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Review: ‘Coffin in Egypt’at Quotidian Theatre Company

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Anyone who thinks that storytelling is a lost art should hurry on over to the Quotidian Theatre Company, where Jane Squier Bruns is now holding forth in A Coffin in Egypt, Horton Foote’s masterfully told saga about a 90-year-old woman waiting to die.

Bruns commands the stage for 90 minutes with a brew of bitchery and bile, alternating between girlish vanity and a sense of entitlement as bewildering as it is monstrous.

Jane Squier Bruns. Photograph by Steve LaRocqu.

The play, which was first produced Off-Off-Broadway in 1980, is rarely performed because there are so few actors who can do this sort of thing anymore.

Bruns delivers an incandescent performance as the spoiled Myrtle Bledsoe, the self-centered woman who has outlived all her relatives in a town in Texas called Egypt. (The town is built on the remains of a long-ago plantation, where the ‘Negroes,’ depicted singing in front of a church, always seemed to be happy.)

Myrtle’s tale is told in a single wandering soliloquy that could easily put an audience to sleep. But in the hands and eyes of this actor, the effect is mesmerizing.

Eloquently twisting a small linen handkerchief, eyes blazing with venom and pride, Myrtle revisits her hateful marriage to Hunter and her humiliations at his hands.

Hunter—whom she marries because he is rich (his granddaddy owned the plantation)—is an adulterer with a mulatto mistress. He writes love letters to her, which she reads aloud in a local bar. Another mistress, a white teenager from a common family, sports a big red car. There are two murders and a maniac, running loose around town, known as ‘Little Brother.’

Jane Squier Bruns with E. Lynda Bruce. Photograph by Steve LaRocque.

The central image of the play, however, is Myrtle’s long-ago encounter with a great theatrical producer. He tells her she is beautiful, and suggests that she belongs on the stage.

Although the moment is brief and the incident takes place long ago—before the Titanic, we are told—the memory shapes her life.

Horton Foote was an Academy Award, Emmy and Pulitzer Prize-winning playwright and screenwriter. Not surprisingly, this play contains some memorable lines.

One of my favorites is the one where Myrtle explains her feelings about race. “I don’t dislike Negroes,” she says, adding that she dislikes whites even more.

Describing the many admirers met on her travels, she mentions a prince in North Africa. Although he was very handsome, she did not respond to his advances, since, she confides, being African, he might have had “some colored blood.”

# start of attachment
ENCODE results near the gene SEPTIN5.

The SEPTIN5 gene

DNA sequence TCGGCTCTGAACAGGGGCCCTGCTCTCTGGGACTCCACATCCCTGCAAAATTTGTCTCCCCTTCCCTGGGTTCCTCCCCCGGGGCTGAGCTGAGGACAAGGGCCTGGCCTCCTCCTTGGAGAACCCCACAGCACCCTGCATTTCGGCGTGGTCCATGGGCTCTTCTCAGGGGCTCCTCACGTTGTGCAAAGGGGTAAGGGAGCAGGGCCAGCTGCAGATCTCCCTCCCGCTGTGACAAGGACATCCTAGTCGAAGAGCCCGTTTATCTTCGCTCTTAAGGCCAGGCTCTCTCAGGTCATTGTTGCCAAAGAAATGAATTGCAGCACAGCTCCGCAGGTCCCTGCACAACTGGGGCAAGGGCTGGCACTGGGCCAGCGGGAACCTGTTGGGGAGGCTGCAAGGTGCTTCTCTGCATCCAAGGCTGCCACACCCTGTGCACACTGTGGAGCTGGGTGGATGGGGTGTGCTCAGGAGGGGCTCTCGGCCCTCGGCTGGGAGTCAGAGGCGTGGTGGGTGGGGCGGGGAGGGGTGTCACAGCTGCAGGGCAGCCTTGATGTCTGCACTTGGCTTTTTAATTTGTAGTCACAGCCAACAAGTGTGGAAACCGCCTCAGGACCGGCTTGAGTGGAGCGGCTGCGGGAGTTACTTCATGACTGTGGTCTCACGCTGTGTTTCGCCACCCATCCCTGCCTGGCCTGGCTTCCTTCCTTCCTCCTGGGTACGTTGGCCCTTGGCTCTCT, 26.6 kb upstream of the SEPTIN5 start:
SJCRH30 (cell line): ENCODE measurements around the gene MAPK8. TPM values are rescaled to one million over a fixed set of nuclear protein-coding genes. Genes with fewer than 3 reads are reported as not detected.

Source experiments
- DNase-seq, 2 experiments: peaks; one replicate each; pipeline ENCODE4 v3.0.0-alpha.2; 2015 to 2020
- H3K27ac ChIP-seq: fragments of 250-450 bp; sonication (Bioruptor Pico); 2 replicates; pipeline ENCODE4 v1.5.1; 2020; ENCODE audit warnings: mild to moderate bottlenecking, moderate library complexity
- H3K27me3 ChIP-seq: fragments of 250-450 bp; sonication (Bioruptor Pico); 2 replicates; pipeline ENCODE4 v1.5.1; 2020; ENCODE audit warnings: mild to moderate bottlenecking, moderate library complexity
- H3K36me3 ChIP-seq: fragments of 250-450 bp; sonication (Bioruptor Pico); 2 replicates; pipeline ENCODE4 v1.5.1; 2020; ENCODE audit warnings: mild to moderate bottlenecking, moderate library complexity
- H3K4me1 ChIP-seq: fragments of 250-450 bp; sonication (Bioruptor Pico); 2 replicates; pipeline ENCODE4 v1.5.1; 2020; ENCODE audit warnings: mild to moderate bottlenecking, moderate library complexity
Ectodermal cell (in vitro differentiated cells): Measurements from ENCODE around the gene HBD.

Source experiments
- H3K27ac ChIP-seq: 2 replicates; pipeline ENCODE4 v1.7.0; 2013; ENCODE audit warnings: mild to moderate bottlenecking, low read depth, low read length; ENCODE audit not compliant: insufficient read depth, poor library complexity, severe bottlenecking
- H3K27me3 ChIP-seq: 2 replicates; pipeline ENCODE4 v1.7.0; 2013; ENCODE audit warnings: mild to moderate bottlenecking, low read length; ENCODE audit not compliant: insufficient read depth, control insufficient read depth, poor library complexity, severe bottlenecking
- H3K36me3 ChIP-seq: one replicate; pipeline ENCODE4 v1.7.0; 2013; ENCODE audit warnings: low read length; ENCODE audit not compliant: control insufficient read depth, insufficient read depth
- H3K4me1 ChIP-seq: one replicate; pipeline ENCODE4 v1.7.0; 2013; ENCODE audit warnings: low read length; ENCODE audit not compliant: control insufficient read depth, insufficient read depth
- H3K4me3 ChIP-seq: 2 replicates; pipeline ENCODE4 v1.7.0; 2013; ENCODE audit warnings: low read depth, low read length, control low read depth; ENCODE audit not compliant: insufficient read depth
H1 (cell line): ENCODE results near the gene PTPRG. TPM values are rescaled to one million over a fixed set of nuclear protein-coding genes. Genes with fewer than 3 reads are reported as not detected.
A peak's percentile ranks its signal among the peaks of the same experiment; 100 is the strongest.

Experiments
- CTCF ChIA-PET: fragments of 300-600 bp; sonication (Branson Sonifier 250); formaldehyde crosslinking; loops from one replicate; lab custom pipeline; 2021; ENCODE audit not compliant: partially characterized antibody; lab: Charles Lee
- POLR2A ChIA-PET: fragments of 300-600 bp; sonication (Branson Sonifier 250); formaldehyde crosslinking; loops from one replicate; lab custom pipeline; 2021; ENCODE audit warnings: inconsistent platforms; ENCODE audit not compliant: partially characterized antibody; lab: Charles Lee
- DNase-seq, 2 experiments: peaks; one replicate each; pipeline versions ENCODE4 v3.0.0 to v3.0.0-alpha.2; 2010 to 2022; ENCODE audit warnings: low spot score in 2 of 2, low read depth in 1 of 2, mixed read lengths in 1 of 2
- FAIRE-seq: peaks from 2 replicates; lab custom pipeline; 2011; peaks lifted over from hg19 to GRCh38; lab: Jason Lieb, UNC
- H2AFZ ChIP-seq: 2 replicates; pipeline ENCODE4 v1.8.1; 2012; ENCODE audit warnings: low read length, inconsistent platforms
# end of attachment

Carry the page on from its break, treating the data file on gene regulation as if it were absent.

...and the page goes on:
Another story involves her husband’s grandfather, the original plantation owner, who liked to boast that while the South may have lost the War, he and his slaves survived. They simply moved from Alabama to Texas, where the slaves became impoverished workers and the cotton grew even bigger.

Many of the stories are repeated, often with new details revealed. But while the language is rich and the repetitions revealing, the play on the whole could benefit from cutting.

Visually, the play is extraordinary. Radiant in a red velvet gown, with ropes of pearls and perfectly coiffed white hair, Myrtle is—as the servant repeatedly assures her—“still beautiful.” 

Jane Squier Brun. Photograph by Steve LaRocque.

In fact, “you’re still beautiful” are the only words spoken by the servant, who is played with stoic patience, quietly knitting off to the side, by E. Lynda Bruce.

Bruce doubles as stage manager, orchestrating her own comings and goings –mostly carrying a Spode teapot and cups—that delineate night and day.

The set—as often happens at Quotidian—is a perfect replica of a long ago parlor. There are faded carpets, a gas lamp retrofitted for electricity, ebony and gold furniture, and damask curtains framing the single window in which light-filled projections are shown. Don Slater, the Lighting Designer, creates the illusion of night and day as the story unfolds.

Jack Sbarbori is the literal Jack-of-all-Trades at Quotidian, responsible for everything from the fine direction of this play to its set, costumes, and projections. The projections are century-old photographs, mostly found on the Internet, which give shape and form to Myrtle’s memories.

Coffin in Egypt alternates with another dramatic monologue, Conor McPherson’s St Nicholas, starring Steve Beall. (You can read Molly Murchie’s review here.) A third play, Hobson’s Choice—starring DCMTA writer Andrew Walker White—will round out the season for Quotidian’s 20th year.

Running Time: 90 minutes with no intermission.

A Coffin in Egypt plays through December 16, 2017 at Quotidian Theatre Company performing at The Writer’s Center – 4508 Walsh Street, in Bethesda, MD‎. For tickets, call the box office (301) 816-1023, or purchase them online.

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